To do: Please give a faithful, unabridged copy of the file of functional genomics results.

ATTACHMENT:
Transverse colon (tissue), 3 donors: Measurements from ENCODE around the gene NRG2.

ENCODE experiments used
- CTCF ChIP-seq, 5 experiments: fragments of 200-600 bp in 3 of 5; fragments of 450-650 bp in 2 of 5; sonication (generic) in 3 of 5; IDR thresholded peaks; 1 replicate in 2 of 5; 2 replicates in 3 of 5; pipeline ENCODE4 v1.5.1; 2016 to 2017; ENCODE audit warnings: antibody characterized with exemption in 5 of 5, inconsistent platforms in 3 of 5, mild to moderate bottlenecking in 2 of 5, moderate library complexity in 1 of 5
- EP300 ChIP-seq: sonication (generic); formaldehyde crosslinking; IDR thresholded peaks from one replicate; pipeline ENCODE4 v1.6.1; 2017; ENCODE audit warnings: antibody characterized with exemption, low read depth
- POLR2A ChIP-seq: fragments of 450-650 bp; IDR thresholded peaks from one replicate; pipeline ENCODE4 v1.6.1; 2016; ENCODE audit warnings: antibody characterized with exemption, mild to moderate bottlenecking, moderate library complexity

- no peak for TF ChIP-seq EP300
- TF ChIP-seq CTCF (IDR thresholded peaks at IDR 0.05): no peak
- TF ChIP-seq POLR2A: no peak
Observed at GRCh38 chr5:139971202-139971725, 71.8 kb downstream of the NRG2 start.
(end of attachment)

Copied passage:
Transverse colon (tissue), 3 donors: Measurements from ENCODE around the gene NRG2.

ENCODE experiments used
- CTCF ChIP-seq, 5 experiments: fragments of 200-600 bp in 3 of 5; fragments of 450-650 bp in 2 of 5; sonication (generic) in 3 of 5; IDR thresholded peaks; 1 replicate in 2 of 5; 2 replicates in 3 of 5; pipeline ENCODE4 v1.5.1; 2016 to 2017; ENCODE audit warnings: antibody characterized with exemption in 5 of 5, inconsistent platforms in 3 of 5, mild to moderate bottlenecking in 2 of 5, moderate library complexity in 1 of 5
- EP300 ChIP-seq: sonication (generic); formaldehyde crosslinking; IDR thresholded peaks from one replicate; pipeline ENCODE4 v1.6.1; 2017; ENCODE audit warnings: antibody characterized with exemption, low read depth
- POLR2A ChIP-seq: fragments of 450-650 bp; IDR thresholded peaks from one replicate; pipeline ENCODE4 v1.6.1; 2016; ENCODE audit warnings: antibody characterized with exemption, mild to moderate bottlenecking, moderate library complexity

- no peak for TF ChIP-seq EP300
- TF ChIP-seq CTCF (IDR thresholded peaks at IDR 0.05): no peak
- TF ChIP-seq POLR2A: no peak
Observed at GRCh38 chr5:139971202-139971725, 71.8 kb downstream of the NRG2 start.